THE leader of Children’s Hearings Scotland has hit back at claims the system is “not fit for purpose” and children are removed from families more often than in England by “poorly trained” volunteers.

Maggie Mellon, a founder of the charity Parents Advocacy and Rights (PAR), said panel members were not equipped to make decisions about the long-term future of children considered at risk, such as cutting contact with parents.

In an article for The Times she said too many children were being removed “with little or not investigation” only to be returned to parents, years later and said infants are removed from their mothers – within days of being born – based on assessments by social workers that there is a “future risk of harm.”

According to a report published by the Scottish Centre for Administrative Data Research, around one in 85 children were in care before their first birthday in Scotland, compared to one in 119 in England. Researchers found that a by the age of five, more than a third had been returned to their birth parents.

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A review of the children’s hearing system is underway, led by Former Sheriff David Mackie.

Elliot Jackson, National Convener and Chief Executive, of Children’s Hearings Scotland, said panel members are “highly trained” to perform their role and said sheriffs play a central role in the system.

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He said: “Panel Members have a vital role in protecting infants, children and young people in our communities across Scotland. 

“These highly trained and dedicated lay tribunal members put the best interests of the child at the centre of everything they do. 

“Some of the decisions they have to make, are the most difficult that anyone might have to take in public life in Scotland.

“I can assure you that panel members take the weight of these decisions seriously.

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"To ensure that they are fully equipped to make important decisions in hearings, our panel members are highly trained. They are required to complete a Professional Development Award as benchmarked by the Scottish Qualification Authority. This award takes 24 months to fully complete.

“Once this award is completed, they are then required to complete a variety of mandatory training, which is focused on evolving legislative and practice developments within the children’s hearing system, many of these coming from recommendations from The Promise.”

The Children’s Hearings System began operating on April 15, 1971, taking over from the courts the responsibility for dealing with children and young people who are at risk or who have committed alleged offences – which now make up a small minority of cases.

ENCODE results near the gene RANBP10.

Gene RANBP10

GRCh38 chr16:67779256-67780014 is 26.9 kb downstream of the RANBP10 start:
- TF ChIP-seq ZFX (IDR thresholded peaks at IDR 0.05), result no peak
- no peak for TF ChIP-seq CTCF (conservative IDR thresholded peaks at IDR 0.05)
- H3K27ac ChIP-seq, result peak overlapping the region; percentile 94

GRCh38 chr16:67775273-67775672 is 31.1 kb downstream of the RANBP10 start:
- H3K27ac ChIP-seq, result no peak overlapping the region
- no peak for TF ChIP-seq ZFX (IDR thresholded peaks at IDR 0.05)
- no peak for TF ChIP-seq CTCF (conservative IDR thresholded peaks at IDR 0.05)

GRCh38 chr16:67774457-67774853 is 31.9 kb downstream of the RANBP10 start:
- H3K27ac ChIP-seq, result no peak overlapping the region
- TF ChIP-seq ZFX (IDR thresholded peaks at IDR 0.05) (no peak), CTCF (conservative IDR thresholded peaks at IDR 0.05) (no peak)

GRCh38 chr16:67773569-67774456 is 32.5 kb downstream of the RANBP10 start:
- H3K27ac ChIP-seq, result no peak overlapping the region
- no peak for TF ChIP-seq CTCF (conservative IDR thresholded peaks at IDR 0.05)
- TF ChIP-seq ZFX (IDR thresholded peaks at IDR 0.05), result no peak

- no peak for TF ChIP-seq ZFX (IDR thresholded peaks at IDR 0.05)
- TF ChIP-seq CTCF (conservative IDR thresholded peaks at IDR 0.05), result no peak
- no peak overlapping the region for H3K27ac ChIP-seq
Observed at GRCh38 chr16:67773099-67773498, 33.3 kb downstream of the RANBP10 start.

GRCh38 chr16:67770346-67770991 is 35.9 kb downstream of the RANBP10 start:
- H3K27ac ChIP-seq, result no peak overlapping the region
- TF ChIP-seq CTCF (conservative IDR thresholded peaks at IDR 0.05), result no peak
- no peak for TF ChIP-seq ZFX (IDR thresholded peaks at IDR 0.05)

Where there is difference of opinion between the family’s view of the reasons which have brought them to a children’s hearing and that of the local authority, a sheriff will decide whose version is correct, rather than panel members.

Mr Jackson said parents have the right to appeal decisions and are entitled to legal representation during hearings, while panel member decisions are informed by a range of different people and professionals “who know the child or young person”.

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He said: “This could include: family members, carers, advocates who represent the child or young person, a safeguarder who is assigned to protect the rights of the child or young person, social workers and a family’s legal representative. 

“At every hearing, the views of the child or young person have a central role in informing the decision-making process.

“Decisions are made openly, and transparently, in front of all parties. 

“After decisions are made, the child or young person and their parents have the right to appeal the decision of the hearing to the Sheriff Court and a right to request a review hearing after three months. 

“The separation of fact-finding from decision making and appeals to a Sheriff, provide checks and balances within the system and refutes any suggestion that there is not due process within a children’s hearing.”

Neil Hunter, Chief Executive of the Scottish Children’s Reporter Administration (SCRA) which refers cases to panels said: “We continue to believe in the Children’s Hearing as a way of making child and family centred decisions through a rights-based approach, where children and young people’s voices, views and opinions are given real weight and prominence.”